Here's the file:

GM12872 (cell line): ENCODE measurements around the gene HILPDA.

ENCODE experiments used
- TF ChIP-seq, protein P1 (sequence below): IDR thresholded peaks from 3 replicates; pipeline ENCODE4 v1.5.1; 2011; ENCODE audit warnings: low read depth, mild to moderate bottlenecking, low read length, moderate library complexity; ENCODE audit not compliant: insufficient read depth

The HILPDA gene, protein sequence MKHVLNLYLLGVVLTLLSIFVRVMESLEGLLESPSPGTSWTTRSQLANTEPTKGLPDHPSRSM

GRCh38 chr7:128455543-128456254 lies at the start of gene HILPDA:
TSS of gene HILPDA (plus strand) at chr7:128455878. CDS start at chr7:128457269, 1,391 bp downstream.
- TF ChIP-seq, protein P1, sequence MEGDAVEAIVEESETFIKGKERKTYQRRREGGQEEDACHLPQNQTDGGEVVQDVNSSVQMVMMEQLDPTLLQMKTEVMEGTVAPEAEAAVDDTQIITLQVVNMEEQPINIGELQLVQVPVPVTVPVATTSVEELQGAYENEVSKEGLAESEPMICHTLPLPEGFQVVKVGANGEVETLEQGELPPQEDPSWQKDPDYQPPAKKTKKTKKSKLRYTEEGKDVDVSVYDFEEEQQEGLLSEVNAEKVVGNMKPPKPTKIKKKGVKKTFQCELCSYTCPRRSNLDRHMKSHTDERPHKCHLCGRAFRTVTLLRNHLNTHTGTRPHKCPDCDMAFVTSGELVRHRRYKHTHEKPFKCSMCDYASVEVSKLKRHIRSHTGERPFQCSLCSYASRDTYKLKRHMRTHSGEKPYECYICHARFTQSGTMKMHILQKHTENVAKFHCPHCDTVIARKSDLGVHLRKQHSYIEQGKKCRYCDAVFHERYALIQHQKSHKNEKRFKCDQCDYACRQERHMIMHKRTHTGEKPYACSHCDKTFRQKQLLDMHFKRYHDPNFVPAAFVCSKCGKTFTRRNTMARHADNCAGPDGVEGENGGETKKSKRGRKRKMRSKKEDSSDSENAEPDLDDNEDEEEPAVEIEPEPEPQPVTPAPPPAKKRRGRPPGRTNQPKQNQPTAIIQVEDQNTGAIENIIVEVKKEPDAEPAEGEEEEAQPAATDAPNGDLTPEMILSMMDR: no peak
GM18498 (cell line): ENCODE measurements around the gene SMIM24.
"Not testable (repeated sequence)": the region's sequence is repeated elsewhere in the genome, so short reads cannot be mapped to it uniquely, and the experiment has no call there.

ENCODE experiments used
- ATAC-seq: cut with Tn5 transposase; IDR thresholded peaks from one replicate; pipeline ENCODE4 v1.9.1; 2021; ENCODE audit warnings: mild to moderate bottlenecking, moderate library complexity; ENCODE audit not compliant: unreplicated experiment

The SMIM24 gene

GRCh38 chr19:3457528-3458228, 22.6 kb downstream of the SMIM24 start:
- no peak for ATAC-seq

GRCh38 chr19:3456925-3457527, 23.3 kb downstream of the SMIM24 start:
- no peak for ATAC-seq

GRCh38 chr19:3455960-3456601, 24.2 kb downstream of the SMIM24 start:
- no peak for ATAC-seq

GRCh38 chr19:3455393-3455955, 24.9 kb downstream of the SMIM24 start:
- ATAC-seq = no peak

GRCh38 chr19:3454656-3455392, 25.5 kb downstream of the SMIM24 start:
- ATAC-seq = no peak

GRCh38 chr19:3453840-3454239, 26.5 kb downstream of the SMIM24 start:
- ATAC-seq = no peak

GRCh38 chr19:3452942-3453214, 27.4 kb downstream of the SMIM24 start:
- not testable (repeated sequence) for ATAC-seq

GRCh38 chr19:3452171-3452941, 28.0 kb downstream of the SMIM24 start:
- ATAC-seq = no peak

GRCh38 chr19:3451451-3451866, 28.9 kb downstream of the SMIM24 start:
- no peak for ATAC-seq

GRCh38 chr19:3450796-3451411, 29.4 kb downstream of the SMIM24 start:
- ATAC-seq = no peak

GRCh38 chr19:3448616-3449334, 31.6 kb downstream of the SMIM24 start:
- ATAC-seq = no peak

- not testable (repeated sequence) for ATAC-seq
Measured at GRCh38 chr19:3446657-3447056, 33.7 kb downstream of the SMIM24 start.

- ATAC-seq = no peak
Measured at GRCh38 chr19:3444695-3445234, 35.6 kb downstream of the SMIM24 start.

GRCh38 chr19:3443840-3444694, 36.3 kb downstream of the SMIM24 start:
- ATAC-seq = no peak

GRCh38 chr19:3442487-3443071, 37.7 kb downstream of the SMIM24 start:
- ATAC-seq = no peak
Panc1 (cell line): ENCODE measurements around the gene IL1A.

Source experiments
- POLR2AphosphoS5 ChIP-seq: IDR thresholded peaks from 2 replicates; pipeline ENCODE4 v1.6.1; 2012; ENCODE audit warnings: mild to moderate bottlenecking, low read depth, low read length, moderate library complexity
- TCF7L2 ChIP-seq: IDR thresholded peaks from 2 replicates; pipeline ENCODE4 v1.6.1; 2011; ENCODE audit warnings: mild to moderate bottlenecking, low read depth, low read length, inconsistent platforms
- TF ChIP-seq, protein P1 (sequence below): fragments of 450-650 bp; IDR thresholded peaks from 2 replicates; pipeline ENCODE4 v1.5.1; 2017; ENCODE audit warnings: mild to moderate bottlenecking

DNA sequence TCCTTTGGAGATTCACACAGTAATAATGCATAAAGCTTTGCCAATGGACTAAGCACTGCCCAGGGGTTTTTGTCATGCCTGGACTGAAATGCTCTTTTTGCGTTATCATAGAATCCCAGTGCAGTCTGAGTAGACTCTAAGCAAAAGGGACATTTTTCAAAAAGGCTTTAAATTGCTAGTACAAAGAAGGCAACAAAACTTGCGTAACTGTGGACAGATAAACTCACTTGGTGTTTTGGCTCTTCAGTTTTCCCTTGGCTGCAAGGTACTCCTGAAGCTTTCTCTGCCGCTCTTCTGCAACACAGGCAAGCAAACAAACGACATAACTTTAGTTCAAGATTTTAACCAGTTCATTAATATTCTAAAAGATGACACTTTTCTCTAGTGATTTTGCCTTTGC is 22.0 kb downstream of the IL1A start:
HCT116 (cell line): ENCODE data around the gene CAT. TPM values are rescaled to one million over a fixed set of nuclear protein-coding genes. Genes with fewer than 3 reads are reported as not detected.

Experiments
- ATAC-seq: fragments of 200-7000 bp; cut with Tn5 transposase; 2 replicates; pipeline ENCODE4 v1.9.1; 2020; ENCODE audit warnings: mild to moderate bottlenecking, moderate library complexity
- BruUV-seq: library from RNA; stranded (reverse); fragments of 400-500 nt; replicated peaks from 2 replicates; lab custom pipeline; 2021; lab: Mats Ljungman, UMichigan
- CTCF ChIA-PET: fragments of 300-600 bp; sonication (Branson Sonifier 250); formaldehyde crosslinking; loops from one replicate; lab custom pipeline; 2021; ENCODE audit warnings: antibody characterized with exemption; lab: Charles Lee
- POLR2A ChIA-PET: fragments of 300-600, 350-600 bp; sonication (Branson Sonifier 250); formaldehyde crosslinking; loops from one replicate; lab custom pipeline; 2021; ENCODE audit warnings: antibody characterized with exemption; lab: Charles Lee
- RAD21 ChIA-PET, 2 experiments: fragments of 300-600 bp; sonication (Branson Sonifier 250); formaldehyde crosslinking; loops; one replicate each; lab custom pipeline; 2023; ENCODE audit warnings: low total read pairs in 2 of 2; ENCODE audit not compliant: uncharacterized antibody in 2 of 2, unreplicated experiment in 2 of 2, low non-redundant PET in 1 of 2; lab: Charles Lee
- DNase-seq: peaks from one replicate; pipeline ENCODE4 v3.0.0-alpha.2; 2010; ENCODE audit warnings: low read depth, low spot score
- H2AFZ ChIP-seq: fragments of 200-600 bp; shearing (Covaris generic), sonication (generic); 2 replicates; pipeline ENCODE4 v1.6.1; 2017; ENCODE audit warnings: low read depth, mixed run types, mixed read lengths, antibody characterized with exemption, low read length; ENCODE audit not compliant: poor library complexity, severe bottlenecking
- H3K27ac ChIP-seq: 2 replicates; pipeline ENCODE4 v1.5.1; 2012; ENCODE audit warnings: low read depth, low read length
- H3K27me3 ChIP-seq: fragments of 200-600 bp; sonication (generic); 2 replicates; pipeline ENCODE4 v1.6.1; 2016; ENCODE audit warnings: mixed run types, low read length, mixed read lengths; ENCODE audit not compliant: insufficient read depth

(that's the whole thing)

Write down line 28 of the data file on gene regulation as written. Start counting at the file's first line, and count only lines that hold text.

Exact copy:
- ATAC-seq = no peak